Natural refrigerants are generally defined as naturally occurring substances being used as refrigerants in vapour compression systems. Naturally occurring substances are also widely used as working fluids in absorption refrigeration systems.
It is broadly accepted there are five natural refrigerants groups:
- Carbon Dioxide
Of these, the last three are becoming very popular globally, with the phasing out of the largely non-flammable synthetic refrigerants (CFC’s/HCFC’s/HFC’s) due to their environmental damage to the ozone layer and/or their high Global Warming Potential.
The multinational chemical companies have, in recent years, been introducing new families of synthetic refrigerants and blends, which includes HFO’s. Most of these new refrigerants and blends are flammable.
Background on the three most popular natural refrigerants:
Carbon Dioxide is classified under the ADG code as class 2.2, non-flammable, non-toxic gas. It’s predominant feature is an odourless asphyxiant and it can also interrupt the breathing reflex. CO2 started to be used as a refrigerant in the early part of the 20th century and was popular in the cold climates of the northern hemisphere as well as on board ships. CO2 has a narrow operating band due to its high triple point (-56.5C) and its low critical point (+30.98C), which restricts it’s application. By the mid 20th century, CO2 had been largely phased out as a refrigerant and was over taken by synthetic CFC’s. In the last couple of decades, CO2 has made an enormous comeback, and is now widely used in the commercial and industrial refrigeration sectors in the first stage of cascade refrigeration systems. It has also found traction in trans critical systems for refrigeration, heat pumps and automotive air conditioning.
Ammonia is classified under the ADG code as class 2.3, toxic gas. It’s predominant feature is it’s very pungent odour which repels mammals at concentrations far below that which can be toxic. Ammonia first became popular as a refrigerant in the 1860’s when it replaced hydrocarbons and by 1900 it was globally predominant. Ammonia maintained it popularity at the industrial end of refrigeration for the 20th century and in recent decades has grown in popularity as a replacement for the synthetic refrigerants being phased out.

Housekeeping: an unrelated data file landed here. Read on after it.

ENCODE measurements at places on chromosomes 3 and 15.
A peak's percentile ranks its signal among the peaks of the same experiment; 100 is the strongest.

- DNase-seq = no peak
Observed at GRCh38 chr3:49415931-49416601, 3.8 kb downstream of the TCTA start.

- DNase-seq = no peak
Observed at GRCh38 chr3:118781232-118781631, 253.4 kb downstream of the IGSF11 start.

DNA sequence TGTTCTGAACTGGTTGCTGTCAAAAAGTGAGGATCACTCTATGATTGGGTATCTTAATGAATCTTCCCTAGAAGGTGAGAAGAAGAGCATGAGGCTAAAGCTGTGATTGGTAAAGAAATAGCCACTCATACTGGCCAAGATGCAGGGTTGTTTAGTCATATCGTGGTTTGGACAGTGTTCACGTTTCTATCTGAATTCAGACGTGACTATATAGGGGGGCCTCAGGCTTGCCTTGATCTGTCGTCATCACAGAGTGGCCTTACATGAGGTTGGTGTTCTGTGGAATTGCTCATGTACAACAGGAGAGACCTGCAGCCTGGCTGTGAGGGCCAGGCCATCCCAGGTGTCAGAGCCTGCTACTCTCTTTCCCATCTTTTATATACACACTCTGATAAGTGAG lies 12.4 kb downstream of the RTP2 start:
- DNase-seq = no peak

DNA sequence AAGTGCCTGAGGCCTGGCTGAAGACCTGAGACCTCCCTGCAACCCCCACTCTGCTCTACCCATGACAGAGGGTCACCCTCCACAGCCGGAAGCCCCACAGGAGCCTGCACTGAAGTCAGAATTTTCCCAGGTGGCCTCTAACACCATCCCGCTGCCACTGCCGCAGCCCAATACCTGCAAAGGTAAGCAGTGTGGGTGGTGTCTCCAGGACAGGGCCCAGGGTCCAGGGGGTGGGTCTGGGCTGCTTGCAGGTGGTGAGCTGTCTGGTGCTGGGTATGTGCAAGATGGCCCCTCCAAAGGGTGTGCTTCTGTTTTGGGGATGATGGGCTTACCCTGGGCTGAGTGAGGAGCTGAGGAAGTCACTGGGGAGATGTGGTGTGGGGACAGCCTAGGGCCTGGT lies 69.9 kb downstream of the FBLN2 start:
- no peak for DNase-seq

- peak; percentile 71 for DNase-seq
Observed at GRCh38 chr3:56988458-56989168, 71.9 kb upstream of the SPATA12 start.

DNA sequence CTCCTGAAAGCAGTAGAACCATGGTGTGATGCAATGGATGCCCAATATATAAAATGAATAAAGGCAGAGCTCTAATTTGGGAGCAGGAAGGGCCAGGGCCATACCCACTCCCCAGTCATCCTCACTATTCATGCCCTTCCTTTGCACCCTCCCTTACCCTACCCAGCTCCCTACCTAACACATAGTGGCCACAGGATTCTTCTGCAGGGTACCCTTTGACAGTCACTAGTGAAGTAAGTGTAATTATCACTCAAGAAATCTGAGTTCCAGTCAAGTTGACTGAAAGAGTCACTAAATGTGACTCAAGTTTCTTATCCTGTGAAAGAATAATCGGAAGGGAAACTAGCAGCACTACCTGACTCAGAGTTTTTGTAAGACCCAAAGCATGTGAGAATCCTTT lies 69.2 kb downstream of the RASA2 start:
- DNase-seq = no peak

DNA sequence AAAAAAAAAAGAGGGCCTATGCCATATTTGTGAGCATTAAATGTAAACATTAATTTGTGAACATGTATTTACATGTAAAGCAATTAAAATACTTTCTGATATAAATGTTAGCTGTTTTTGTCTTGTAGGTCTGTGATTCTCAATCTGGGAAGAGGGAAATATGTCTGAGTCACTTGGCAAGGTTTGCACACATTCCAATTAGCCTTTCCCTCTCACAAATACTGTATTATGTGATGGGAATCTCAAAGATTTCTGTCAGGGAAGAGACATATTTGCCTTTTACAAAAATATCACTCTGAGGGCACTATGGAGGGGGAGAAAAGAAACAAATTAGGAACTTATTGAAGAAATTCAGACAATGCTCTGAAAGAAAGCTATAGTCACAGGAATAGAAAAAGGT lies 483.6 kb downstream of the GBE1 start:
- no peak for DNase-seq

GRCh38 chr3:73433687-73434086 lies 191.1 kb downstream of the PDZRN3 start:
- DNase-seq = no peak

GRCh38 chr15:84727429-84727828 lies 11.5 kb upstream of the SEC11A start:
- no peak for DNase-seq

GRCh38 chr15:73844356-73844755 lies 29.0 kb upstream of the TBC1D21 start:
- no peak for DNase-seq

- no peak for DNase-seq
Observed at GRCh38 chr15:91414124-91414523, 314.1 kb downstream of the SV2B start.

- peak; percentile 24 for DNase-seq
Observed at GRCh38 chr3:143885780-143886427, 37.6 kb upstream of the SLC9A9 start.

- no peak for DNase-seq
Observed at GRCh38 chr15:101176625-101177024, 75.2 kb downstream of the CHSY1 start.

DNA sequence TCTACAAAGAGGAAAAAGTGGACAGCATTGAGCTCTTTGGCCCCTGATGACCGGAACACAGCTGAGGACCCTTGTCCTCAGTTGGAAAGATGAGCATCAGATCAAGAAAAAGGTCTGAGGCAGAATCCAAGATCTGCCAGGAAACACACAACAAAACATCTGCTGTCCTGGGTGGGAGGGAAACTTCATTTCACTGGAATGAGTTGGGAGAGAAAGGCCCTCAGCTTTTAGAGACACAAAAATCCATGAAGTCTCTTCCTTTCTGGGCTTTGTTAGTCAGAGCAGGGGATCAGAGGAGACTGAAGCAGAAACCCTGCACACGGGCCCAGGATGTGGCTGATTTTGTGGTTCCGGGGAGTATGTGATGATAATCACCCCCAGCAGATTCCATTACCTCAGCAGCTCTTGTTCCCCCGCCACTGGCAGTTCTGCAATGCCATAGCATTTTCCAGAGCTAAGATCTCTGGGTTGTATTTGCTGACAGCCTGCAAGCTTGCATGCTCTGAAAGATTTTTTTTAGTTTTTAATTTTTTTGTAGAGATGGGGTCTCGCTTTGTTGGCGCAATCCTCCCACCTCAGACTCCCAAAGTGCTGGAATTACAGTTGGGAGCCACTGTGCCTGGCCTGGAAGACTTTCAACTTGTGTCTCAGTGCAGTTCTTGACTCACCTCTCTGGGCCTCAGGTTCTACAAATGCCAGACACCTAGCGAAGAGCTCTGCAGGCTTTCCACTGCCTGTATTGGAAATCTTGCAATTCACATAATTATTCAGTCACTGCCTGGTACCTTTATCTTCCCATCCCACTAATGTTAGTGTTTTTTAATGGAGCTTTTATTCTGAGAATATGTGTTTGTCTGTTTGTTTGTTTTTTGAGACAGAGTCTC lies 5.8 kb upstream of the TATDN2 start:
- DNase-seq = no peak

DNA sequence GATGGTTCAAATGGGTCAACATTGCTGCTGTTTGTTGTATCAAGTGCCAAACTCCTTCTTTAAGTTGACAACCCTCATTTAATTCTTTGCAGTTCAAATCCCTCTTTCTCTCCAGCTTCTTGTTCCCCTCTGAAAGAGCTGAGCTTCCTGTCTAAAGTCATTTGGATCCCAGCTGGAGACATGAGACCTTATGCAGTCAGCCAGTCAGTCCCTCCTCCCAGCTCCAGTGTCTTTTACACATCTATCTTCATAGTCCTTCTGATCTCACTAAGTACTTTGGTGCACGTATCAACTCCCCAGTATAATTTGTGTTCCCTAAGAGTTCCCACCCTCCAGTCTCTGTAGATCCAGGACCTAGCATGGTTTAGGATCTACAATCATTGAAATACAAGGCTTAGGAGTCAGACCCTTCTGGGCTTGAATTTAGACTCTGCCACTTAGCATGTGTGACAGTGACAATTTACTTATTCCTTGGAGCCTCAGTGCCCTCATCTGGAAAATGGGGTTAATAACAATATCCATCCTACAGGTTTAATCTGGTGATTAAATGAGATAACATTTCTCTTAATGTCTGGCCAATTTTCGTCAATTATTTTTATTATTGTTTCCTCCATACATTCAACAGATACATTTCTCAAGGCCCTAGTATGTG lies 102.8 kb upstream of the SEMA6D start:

Hydrocarbons are classified under the ADG code as class 2.1, flammable gases. The most popular hydrocarbons used as refrigerants are propane (R290) and Isobutane (R600a) and their predominant feature is flammability. They are also odourless. Hydrocarbon refrigerants have dramatically gained in popularity in Europe and Asia over the last 3 decades, particularly in domestic refrigerators, commercial unitary refrigeration equipment and fluid chillers/heat pumps for air conditioning.
Regulations and Codes
The Australian Refrigeration Standard, AS/NZS 1677 received an upgrade in 1998 which provided for the wider use of hydrocarbons and other flammable refrigerants. The dominant feature of this upgrade was to reduce the risk of flammable or toxic refrigerants leaking into indoor, occupied spaces creating concentrations which are dangerous.
AS/NZS 1677 is envisaged to be replaced by ISO5149 which is essentially based on EN378, the European standard. This standard deals extensively with the safe application of CO2, Ammonia and Hydrocarbons and all refrigeration equipment coming out of Europe or Asia will need to comply with these standards.
In Australia there are also State based codes of practice, regulatory and alert documents dealing with flammable and toxic refrigerants.
Gordon Brothers have always been at the forefront of compliance with standards and codes in the refrigeration industry and will continue to do so.